You need to be more specific with your question. Do you want to focus on jazz or classical? Do you want to study with a soloist or an orchestral musician? Is it more important to you to study with a good pedagogue, or would you rather study with someone who is an extremely active performer? Are you looking for a small school or a larger school? If you go to a larger school, is it OK with you to study with a teaching assistant for a year or two before you actually get to study with the professor?

These things are all factors you should consider before asking for advice like this. Answer a few of these questions and then we might be able to give you a few suggestions.
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VM Trumpet
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PostPosted: Sun Jul 01, 2007 11:18 am    Post subject: Reply with quote

I think the most ideal ways to quantify "best" in this topic is by how many students they turn out that get jobs fairly quickly after leaving the university/conservatory (this pertains to the orchestral student). I think that by this standard, one of, if not the best choices would be Barbara Butler and Charles Geyer at Northwestern. Kids come out there just straight-up able to play!

The two most recent and strongest examples of their product would have to be Matt Muckey of the NY Phil and Chris Martin of the CSO.

-VM
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jpetrocelli
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PostPosted: Sun Jul 01, 2007 12:26 pm    Post subject: Reply with quote

I went to NEC and studied with Charlie and then Ben. I would highly suggest it to anyone. Amazing experience...
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Eggtracy
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PostPosted: Sun Jul 01, 2007 12:46 pm    Post subject: Reply with quote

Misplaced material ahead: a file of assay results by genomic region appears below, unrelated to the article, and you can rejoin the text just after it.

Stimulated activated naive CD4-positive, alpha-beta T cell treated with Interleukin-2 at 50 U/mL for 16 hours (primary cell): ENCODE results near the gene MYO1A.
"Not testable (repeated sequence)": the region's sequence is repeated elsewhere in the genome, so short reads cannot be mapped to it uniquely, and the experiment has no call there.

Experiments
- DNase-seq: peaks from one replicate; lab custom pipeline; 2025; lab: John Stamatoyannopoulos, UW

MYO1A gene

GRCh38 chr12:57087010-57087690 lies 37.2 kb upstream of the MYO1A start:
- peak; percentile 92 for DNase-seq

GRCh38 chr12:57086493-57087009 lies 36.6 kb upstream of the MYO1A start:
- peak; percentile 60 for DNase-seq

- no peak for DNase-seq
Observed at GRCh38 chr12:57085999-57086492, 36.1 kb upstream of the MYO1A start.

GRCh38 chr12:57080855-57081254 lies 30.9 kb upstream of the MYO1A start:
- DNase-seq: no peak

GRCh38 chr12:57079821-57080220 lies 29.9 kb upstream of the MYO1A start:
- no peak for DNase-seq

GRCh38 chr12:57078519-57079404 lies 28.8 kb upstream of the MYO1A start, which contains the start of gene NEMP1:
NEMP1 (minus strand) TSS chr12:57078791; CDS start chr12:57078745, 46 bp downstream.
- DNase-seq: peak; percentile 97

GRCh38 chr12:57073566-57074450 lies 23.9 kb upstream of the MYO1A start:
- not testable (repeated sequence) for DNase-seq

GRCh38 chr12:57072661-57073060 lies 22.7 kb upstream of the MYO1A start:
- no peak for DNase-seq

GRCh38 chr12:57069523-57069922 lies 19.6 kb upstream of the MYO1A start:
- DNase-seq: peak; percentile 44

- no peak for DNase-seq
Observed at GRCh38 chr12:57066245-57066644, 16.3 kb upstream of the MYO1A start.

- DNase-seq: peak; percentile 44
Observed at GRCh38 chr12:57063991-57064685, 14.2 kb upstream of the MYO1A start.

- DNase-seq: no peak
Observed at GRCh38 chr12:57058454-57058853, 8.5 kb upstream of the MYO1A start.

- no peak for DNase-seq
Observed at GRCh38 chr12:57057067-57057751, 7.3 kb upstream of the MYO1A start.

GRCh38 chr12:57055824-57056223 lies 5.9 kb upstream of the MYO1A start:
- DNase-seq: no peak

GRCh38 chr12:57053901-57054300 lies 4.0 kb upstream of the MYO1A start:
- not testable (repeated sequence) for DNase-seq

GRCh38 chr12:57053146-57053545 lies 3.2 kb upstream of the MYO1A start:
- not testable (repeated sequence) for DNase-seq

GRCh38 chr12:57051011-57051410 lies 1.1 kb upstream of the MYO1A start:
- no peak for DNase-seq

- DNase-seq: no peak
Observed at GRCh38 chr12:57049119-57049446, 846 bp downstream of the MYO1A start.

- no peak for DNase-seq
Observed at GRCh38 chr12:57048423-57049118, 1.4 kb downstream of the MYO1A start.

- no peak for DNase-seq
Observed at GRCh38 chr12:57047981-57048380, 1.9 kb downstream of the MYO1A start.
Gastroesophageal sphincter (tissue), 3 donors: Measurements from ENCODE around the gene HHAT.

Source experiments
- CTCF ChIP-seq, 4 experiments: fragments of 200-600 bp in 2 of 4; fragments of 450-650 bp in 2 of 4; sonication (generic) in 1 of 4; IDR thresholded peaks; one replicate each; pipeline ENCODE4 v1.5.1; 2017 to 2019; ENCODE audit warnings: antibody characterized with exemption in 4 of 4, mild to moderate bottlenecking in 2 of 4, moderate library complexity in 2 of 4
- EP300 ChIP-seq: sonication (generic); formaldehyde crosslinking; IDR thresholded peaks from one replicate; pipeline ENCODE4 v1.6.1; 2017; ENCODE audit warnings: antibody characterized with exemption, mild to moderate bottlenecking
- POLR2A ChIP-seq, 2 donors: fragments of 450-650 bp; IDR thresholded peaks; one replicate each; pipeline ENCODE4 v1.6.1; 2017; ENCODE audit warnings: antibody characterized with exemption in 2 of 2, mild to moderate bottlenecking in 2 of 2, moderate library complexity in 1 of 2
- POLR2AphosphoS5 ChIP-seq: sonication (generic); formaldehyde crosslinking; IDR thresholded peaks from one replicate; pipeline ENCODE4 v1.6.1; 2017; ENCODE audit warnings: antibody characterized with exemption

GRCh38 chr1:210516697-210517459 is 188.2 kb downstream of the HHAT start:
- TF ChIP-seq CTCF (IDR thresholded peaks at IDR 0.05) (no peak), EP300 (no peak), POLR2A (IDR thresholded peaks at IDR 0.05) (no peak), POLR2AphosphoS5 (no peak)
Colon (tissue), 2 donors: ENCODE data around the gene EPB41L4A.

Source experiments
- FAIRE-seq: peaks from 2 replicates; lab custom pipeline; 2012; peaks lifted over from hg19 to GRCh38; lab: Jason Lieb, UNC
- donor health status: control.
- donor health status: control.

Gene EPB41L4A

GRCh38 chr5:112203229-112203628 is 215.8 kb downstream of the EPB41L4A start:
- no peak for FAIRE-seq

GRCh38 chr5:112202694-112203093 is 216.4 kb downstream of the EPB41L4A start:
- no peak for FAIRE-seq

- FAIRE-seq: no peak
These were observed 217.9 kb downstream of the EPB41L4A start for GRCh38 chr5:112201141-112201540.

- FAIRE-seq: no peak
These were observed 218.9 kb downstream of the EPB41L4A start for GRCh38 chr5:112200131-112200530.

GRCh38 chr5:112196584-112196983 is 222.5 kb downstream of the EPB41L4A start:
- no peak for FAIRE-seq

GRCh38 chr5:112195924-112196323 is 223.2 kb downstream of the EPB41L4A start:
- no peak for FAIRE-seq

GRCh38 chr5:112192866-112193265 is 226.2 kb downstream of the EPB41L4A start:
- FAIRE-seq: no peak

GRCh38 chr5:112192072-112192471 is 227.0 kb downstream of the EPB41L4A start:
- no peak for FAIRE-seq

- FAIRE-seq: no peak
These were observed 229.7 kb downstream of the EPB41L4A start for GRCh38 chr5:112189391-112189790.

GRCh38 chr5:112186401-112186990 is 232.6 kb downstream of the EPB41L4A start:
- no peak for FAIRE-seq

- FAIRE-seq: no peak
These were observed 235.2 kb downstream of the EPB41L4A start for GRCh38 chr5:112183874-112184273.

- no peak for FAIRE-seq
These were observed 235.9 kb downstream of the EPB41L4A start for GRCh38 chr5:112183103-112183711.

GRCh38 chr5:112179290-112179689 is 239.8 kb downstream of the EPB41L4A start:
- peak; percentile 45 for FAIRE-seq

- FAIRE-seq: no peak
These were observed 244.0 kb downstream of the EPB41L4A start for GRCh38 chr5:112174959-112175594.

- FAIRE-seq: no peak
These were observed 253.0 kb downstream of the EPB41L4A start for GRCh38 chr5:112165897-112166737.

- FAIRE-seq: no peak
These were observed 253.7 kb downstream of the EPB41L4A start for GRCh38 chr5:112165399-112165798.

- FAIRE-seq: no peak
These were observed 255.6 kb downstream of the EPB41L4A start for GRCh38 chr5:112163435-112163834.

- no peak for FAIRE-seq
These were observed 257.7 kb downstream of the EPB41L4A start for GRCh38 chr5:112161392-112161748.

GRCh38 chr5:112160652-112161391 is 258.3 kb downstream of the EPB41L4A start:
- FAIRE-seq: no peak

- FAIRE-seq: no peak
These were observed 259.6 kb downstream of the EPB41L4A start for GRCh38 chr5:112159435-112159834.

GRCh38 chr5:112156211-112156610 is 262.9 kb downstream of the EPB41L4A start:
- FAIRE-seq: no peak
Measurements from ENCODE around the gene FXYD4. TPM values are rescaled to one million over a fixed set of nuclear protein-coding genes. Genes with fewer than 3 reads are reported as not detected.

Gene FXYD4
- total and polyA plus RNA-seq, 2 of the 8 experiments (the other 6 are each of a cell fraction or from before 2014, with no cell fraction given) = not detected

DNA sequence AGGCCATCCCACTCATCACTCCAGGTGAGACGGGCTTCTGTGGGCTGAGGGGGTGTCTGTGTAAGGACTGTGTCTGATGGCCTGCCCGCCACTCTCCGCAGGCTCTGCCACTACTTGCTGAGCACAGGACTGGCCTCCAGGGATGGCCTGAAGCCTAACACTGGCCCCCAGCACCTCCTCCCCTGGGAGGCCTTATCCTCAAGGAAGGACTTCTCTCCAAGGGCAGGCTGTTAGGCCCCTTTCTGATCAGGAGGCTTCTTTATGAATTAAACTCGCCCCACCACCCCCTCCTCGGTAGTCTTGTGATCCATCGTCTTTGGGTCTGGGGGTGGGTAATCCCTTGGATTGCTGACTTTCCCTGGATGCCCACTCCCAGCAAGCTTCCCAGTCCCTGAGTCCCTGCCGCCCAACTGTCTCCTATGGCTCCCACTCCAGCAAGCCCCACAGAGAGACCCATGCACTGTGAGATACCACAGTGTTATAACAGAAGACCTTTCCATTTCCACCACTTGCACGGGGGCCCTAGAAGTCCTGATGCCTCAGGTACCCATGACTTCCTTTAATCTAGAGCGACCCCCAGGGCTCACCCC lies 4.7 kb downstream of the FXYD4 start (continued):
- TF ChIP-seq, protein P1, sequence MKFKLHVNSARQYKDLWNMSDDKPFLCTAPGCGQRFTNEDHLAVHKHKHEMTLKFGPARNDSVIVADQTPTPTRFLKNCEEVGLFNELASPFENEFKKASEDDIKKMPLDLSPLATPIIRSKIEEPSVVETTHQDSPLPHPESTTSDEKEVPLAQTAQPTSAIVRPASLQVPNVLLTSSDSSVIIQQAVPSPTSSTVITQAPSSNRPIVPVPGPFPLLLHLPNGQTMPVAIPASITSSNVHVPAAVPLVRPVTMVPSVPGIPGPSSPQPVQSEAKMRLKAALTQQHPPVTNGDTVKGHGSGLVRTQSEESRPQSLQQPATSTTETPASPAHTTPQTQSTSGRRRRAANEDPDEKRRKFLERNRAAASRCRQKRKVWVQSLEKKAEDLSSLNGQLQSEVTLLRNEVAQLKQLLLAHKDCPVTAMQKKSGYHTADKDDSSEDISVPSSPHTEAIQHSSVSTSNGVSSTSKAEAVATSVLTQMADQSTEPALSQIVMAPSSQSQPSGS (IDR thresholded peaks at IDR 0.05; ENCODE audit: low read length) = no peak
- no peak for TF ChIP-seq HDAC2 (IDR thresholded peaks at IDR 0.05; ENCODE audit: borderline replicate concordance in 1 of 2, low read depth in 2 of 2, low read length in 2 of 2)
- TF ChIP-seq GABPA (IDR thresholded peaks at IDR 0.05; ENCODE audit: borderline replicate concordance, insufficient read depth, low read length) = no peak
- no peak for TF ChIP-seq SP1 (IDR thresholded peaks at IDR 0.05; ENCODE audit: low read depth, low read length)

jpetrocelli wrote:
I went to NEC and studied with Charlie and then Ben. I would highly suggest it to anyone. Amazing experience...

I figured that the guys there would be great, hopefully I'll have a chance to meet them when I'm in the area next month. Thanks Joe.
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j_walburn
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PostPosted: Sun Jul 01, 2007 2:00 pm    Post subject: Reply with quote

Of course I am biased, but the studio here at the University of Illinois is pretty hard to top. Michael Ewald and Ronald Romm...plus Tito Carrillo doing jazz. They are all outstanding teachers and players.
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bugleboi
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PostPosted: Sun Jul 01, 2007 5:53 pm    Post subject: Reply with quote

blasticore wrote:
"Best" is subjective, and anyone who gives you a specific name has a biased opinion.


I agree.....it sounds the same as who is the best (subject) teacher? Very subjective based on personal experiences.
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Ricetrpt
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PostPosted: Sun Jul 01, 2007 6:08 pm    Post subject: Reply with quote

This is a very complex question. As you can probably tell by my username, I may be somewhat biased. Also, it is important to know what kind of player you wish to be. Some schools are mainly orchestrally oriented (i.e. Rice, Northwestern, Cleveland). Other schools, like North Texas, are known for Jazz. I can only speak about the orchestral schools, and in that regard, I think it is important to look at the school as a whole, and not just the trumpet faculty.